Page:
Get a top return from Abundance Generation's latest ethical investment.
Abundance Generation's latest renewable energy project offers investors returns of as much as 7.5% a year, and you can invest from as little at £5.
Abundance's newest crowd-funded project is 'Oakapple Berwickshire', a £3.1 million solar-energy project to mount solar PV (photo-voltaic) systems on the roofs of 749 social housing homes across Berwickshire in the Scottish Borders.
There are a number of obvious positives here. Investors get a great return on their money, it's good for the environment and the Berwickshire Housing Association's tenants will see their energy bills fall by nearly a third, entirely free of charge.
What's not to like? However, before investors dive right in, there are some drawbacks to be aware of.
Your money isn't protected
This is an investment into what's called a debenture. This is a type of corporate bond commonly used by companies to borrow money. In other words, your money buys you an IOU issued by a medium-sized business.
Any cash you put into this is not covered by the £85,000 cash savings net offered by the Financial Services Compensation Scheme.
If Oakapple went bust, then repayment of your capital and bond coupons (interest) could be at risk. Then again, with such renewable-energy schemes backed by Government incentives through Feed-In Tariffs (FITs), an appointed company administrator would be tasked with getting these payments to you.
Likewise, if Abundance Generation (a Financial Conduct Authority-regulated finance platform) were to go under, then this could give small investors a real headache.
As with any investment, your capital is at risk and you could lose everything.
You're in for the long haul
As soon you invest in this project, you're in for the long term. From the date you invest until 1st April next year, you earn initial interest of 7% a year, paid monthly in arrears after the minimum £500,000 investment threshold is reached.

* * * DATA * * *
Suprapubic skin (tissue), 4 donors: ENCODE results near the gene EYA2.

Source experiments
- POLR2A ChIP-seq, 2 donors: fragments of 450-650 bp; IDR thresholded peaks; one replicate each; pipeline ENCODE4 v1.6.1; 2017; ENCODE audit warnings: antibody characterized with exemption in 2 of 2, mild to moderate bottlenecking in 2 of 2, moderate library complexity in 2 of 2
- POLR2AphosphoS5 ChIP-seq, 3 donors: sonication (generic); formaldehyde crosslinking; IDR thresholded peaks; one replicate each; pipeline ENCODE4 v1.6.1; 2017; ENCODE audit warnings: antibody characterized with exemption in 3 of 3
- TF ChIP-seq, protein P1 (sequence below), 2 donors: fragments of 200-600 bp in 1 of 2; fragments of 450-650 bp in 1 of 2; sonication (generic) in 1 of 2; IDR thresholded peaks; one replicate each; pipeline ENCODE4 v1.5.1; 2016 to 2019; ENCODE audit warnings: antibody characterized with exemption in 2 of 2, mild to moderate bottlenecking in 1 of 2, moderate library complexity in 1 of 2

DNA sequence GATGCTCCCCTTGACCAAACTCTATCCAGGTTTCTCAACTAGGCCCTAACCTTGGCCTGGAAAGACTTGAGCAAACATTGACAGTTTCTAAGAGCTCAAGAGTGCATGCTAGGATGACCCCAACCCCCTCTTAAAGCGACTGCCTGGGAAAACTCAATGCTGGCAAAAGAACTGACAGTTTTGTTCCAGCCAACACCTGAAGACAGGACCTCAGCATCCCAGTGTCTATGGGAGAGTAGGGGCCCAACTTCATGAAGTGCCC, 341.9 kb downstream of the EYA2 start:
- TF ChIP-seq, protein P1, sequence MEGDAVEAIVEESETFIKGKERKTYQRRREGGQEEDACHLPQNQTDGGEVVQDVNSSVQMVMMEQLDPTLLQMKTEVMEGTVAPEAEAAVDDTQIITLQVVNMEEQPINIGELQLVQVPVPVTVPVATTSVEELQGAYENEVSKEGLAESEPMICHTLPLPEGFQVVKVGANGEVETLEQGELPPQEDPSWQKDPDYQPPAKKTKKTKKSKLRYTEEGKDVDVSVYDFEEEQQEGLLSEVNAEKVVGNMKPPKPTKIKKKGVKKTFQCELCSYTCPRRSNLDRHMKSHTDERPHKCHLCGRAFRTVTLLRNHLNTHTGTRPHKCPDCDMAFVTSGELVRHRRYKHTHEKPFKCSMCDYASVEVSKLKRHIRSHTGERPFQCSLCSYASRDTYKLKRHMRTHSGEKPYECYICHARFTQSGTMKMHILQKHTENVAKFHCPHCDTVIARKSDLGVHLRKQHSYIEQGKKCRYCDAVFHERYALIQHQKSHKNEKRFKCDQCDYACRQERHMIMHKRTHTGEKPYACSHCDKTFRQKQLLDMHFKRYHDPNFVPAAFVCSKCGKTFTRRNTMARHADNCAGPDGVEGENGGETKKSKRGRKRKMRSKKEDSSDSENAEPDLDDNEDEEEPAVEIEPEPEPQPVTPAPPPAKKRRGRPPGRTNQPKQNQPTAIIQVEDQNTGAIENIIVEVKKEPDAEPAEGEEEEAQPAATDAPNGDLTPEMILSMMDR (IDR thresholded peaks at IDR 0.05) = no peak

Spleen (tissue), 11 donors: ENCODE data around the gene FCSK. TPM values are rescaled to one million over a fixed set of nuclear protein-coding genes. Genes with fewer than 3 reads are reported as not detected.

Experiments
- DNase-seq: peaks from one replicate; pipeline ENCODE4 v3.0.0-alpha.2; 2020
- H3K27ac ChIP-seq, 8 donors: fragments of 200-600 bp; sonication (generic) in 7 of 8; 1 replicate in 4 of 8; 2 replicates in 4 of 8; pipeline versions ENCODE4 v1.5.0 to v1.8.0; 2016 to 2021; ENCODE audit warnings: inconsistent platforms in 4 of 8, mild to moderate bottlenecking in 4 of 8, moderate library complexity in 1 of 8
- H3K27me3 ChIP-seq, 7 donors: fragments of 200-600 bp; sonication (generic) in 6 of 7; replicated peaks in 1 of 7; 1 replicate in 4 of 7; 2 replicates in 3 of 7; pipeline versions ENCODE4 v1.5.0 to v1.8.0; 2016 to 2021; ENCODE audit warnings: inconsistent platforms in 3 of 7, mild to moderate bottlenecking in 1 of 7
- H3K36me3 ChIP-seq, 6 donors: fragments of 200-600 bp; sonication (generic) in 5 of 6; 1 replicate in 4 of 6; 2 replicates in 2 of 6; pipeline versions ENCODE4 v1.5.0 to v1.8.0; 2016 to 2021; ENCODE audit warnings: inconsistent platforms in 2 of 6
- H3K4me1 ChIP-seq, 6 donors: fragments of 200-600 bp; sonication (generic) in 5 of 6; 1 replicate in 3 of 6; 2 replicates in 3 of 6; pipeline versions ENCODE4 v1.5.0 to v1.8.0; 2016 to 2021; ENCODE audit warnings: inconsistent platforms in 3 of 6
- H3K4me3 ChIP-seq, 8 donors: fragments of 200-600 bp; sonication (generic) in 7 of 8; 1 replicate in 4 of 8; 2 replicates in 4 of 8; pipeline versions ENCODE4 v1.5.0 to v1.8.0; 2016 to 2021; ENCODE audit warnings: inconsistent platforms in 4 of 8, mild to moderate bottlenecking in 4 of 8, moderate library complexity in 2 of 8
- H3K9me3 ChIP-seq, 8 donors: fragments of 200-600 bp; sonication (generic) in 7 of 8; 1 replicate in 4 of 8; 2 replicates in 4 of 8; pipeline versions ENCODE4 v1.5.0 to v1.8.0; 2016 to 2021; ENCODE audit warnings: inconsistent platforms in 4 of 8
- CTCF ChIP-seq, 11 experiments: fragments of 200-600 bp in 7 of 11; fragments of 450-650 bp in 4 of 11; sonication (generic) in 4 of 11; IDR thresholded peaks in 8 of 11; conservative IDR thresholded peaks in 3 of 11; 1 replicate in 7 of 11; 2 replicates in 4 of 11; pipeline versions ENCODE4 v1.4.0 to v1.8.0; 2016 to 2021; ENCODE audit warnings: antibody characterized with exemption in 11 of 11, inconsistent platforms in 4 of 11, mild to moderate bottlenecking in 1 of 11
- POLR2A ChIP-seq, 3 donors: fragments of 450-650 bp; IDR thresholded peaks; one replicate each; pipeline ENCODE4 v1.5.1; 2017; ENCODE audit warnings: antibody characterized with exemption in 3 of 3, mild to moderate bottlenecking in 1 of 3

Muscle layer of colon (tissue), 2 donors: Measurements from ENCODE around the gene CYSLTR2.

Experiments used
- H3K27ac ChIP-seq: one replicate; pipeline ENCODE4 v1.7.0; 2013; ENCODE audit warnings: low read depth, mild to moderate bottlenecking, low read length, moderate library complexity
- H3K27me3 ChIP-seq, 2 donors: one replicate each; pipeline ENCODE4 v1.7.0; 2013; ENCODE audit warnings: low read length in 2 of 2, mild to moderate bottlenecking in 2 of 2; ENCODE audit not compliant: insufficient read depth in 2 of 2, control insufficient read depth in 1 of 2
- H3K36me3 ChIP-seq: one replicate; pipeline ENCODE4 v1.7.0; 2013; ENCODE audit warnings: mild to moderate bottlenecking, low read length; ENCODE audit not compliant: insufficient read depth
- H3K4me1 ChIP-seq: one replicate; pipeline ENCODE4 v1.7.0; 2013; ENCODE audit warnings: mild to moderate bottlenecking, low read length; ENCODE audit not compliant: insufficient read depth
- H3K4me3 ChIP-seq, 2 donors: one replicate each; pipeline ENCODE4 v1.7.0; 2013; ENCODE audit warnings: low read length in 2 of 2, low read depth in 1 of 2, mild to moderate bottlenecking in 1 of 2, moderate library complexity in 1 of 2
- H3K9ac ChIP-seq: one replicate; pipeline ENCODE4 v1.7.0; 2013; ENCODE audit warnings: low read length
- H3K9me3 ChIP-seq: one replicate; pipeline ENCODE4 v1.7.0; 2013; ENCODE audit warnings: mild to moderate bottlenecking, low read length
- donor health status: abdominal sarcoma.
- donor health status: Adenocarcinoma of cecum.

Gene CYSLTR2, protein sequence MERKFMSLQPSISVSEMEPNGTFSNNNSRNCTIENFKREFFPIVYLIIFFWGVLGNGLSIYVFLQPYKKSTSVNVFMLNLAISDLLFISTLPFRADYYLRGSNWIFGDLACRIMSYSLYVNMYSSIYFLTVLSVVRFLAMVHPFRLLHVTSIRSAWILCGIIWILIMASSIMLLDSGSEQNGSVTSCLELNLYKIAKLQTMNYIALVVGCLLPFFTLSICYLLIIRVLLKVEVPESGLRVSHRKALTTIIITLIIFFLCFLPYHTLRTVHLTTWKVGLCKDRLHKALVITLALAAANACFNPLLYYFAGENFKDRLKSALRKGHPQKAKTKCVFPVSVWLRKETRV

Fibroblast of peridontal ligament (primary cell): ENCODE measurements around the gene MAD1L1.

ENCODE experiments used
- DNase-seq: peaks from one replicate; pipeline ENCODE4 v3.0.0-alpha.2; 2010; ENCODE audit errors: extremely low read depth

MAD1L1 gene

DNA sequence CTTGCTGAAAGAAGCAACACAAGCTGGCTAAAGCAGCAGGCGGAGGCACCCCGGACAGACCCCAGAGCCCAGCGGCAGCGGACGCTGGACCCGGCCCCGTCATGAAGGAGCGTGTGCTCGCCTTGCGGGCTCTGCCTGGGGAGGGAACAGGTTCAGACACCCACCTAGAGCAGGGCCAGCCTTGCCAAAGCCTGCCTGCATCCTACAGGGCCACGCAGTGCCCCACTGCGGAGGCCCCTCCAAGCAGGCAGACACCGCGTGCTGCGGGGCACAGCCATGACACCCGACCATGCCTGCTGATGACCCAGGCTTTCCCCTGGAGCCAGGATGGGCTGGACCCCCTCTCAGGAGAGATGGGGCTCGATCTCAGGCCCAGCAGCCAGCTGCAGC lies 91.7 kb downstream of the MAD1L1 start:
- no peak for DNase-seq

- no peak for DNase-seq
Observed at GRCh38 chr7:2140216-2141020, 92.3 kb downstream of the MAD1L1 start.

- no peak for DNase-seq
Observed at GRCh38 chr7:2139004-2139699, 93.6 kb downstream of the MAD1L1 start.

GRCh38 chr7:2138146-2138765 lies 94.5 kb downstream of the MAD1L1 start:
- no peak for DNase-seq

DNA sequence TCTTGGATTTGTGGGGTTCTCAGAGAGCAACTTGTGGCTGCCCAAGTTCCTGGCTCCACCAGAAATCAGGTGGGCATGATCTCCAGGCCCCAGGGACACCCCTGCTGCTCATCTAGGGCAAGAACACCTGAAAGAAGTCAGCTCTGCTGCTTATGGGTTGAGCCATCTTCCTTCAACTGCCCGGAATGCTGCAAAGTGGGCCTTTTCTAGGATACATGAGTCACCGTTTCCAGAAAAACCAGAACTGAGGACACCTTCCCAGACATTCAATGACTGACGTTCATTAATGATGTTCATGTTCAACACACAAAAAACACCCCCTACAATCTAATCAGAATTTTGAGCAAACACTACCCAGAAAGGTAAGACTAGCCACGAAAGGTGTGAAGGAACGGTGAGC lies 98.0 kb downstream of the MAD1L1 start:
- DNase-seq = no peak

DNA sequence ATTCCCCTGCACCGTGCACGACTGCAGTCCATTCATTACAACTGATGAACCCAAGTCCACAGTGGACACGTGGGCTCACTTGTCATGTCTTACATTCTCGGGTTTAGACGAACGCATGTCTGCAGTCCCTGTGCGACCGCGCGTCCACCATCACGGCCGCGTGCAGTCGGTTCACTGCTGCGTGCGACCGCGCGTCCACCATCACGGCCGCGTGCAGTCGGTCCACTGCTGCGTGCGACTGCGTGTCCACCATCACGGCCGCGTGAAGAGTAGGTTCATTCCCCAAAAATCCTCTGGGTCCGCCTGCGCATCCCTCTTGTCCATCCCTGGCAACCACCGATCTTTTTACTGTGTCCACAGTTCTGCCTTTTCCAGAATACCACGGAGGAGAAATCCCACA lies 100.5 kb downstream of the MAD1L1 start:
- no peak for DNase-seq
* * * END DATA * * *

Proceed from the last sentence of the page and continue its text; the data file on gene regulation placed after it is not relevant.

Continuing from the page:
Once the solar panels become fully operational by generating electricity, your capital and interest are returned to you over 20 years, while producing an internal rate of return (IRR) of 7.5%. Your actual yearly returns rise steadily over time, as the bond income increases by 3.3% each year (helping to combat inflation) to give a final return of 7.5% a year.
You are locked into an illiquid investment
This investment is highly illiquid. In other words, while buying into this crowd-funded bond may be easy, selling out could well be a problem, as there is no recognised, licensed exchange for trading these bonds.
That said you can try to sell your holding at any time on Abundance's bulletin board, where all sales to date have been at par (original buying prices) or above.
A wise investment?
Personally, I'm tempted by this investment, and not just because of its ethical nature. 7.5% a year is a decent return for funding a relatively low-risk business venture. And I'm a fan of crowdfunding and all other people-powered forms of finance which are really taking off at the moment.
If you're fed up with earning miserly rates of interest on your spare cash on deposit, want to earn attractive returns on as little as £5, and are keen on ethical investing, then it's well worth taking a good look.
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